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Coronavirus could slow down Apple iPhone shipments

Apple iPhone (Gregory Varnum/WikiCommons)
February 08, 2020

The coronavirus could affect the tech products that show up on your doorstep.

Most of the popular best-selling products, like the Apple iPhone, iPad and Amazon Echo speakers, are assembled in Shenzhen and Hengyang, China, not the Wuhan area, where the virus has broken out.

But most products are shipped from Wuhan, and due to the various restraints on travel there, these woes could affect shipments.

TF Securities analyst Ming-Chi Kuo, who historically has the inside scoop on Apple from a manufacturing point of view, said Monday in a note to investors Apple could see a 10% reduction in shipments for the current quarter.

In China, Apple has temporarily closed its Apple retail stores and some offices.

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Daniel Ives, an analyst with Wedbush Securities, says that if the virus isn’t contained by mid-month, consumers could start seeing a delay of “one to two weeks” before getting their new phones. “If it continues into March,” it will have even more of a negative impact.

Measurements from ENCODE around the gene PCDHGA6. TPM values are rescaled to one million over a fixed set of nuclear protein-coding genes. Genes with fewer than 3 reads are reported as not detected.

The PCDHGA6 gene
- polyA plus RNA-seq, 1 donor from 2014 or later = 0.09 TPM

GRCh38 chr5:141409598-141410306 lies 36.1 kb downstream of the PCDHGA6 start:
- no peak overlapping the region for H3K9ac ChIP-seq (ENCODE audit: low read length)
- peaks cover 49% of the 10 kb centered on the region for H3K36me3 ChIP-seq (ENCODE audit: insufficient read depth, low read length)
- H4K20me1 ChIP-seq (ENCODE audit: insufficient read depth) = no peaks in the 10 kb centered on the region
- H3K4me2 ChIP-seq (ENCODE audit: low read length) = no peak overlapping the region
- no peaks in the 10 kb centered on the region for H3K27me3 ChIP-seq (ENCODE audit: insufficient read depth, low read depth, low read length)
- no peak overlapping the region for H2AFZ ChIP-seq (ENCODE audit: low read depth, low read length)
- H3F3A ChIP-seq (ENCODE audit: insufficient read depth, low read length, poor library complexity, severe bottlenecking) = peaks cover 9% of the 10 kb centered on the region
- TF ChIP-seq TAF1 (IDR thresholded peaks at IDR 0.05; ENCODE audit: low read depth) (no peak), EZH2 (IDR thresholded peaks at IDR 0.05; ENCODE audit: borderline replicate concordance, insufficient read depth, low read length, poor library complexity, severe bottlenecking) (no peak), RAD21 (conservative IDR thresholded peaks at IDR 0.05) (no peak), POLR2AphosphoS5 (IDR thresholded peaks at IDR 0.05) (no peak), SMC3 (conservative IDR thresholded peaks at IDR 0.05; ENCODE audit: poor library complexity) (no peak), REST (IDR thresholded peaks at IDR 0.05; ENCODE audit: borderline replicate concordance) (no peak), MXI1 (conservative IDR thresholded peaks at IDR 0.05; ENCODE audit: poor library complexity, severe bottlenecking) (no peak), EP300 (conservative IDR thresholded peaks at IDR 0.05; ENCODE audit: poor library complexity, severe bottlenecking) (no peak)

Apple is expected to stage a spring event to launch a new, budget-priced iPhone, according to Ives, which has been dubbed either the SE2 or iPhone 9 in various trade reports.

The phone is a successor to the SE, which Apple killed off in 2018, and was a smaller, less expensive iPhone for consumers. Ives says if the virus hasn’t been contained by then, consumers could see a delay in shipments.

Coronavirus impact on TVs and PCs

Beyond iPhones, TV manufacturers are also getting hit. Five factories in Wuhan produce much of the LCD and OLED panels produced for flat-panel TVs and computers. According to researcher IHS Markit, production could fall by between 10% and 20% percent this month.

“These factories are facing shortages of both labor and key components as a result of mandates designed to limit the contagion’s spread. In the face of these challenges, top display suppliers in China have informed our experts that a near-term production decline is unavoidable,” says David Hsieh, senior director, displays, at IHS Markit.

New giant screen TVs introduced at the annual CES in January historically get produced in the winter, and released in early spring.

In China, tech giant Huawei returned to work Monday, reports Reuters, mostly in the southern province of Guangdong.

The Chinese government has said over 600 people have died from the virus locally. In the United States, some 12 people have been affected.

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© 2020 USA Today